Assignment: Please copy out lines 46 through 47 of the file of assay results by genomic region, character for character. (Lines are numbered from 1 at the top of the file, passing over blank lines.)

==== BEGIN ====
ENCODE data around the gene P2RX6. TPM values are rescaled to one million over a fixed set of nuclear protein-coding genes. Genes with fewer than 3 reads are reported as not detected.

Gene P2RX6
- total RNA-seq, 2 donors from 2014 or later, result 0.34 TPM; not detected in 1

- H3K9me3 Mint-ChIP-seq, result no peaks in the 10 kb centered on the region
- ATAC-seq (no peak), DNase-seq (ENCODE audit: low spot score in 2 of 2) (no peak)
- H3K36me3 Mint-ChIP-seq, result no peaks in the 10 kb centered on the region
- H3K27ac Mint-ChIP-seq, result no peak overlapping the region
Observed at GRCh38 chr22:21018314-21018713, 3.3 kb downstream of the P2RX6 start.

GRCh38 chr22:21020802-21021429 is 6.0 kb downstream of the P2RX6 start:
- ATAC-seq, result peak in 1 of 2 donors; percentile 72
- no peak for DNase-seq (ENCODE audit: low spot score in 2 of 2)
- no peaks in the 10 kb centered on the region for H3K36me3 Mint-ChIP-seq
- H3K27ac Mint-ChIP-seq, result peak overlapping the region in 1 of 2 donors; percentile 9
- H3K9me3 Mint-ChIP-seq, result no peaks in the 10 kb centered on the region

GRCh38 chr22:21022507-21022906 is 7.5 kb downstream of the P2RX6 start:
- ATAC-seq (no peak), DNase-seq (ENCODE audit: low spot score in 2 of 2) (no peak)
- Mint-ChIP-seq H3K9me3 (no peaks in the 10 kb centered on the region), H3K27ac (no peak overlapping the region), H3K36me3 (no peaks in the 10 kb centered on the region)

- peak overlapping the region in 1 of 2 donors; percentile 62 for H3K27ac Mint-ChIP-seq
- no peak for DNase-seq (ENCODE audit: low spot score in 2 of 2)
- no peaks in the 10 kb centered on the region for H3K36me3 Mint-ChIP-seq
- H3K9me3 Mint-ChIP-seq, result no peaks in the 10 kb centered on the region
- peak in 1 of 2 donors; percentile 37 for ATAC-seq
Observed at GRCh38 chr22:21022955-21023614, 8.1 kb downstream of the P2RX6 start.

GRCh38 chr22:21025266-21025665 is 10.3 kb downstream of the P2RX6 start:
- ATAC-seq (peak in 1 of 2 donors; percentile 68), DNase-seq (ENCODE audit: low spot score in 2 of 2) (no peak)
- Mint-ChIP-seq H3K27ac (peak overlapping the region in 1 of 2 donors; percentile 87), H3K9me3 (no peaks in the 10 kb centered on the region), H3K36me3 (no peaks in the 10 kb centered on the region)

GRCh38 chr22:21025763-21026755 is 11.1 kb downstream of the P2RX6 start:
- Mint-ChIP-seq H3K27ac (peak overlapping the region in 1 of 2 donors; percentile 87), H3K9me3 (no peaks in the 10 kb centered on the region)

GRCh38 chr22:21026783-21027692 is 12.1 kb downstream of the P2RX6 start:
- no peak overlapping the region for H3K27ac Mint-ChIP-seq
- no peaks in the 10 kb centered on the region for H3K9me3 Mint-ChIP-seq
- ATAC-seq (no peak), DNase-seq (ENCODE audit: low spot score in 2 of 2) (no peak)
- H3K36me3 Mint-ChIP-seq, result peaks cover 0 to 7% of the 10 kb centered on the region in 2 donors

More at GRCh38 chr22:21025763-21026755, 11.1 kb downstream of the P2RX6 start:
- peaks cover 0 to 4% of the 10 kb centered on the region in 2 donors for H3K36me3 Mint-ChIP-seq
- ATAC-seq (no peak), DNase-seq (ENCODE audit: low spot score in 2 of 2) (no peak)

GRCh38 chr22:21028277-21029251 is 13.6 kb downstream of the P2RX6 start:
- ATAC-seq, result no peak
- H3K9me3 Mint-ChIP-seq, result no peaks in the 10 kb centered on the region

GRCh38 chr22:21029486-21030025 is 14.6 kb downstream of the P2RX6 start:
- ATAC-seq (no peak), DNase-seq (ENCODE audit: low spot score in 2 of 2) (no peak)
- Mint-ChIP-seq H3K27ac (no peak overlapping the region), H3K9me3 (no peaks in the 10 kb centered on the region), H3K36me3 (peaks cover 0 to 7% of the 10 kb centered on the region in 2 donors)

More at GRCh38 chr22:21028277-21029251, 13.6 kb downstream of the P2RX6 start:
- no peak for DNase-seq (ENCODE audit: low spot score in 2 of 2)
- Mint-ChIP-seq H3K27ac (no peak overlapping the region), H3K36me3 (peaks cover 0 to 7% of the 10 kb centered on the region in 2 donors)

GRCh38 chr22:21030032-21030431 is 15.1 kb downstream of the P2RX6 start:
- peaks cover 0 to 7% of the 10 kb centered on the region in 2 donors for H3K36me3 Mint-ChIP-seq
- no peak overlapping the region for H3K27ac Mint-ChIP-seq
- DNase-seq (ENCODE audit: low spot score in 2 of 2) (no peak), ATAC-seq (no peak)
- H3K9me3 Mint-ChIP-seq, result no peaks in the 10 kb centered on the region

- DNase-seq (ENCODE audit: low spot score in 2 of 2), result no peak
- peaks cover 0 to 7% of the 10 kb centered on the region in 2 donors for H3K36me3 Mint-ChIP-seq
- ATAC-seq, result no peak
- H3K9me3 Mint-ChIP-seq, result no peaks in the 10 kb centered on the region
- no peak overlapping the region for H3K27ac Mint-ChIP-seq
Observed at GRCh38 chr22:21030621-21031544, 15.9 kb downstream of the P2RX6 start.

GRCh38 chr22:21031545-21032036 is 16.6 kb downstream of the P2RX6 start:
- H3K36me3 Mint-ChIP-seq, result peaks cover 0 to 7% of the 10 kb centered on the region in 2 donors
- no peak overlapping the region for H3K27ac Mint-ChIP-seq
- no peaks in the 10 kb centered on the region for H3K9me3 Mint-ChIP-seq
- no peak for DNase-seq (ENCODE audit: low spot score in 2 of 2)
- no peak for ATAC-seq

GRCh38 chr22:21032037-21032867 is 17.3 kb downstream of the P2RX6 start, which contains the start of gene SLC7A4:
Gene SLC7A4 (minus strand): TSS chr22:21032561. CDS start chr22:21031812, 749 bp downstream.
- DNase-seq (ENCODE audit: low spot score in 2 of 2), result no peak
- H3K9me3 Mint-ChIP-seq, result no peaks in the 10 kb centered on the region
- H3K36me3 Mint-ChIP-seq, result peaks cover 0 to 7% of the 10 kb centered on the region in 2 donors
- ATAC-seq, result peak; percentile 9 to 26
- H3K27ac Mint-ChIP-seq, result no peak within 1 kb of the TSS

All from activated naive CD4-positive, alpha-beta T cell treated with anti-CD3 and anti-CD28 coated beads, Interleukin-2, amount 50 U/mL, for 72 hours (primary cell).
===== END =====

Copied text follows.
GRCh38 chr22:21030032-21030431 is 15.1 kb downstream of the P2RX6 start:
- peaks cover 0 to 7% of the 10 kb centered on the region in 2 donors for H3K36me3 Mint-ChIP-seq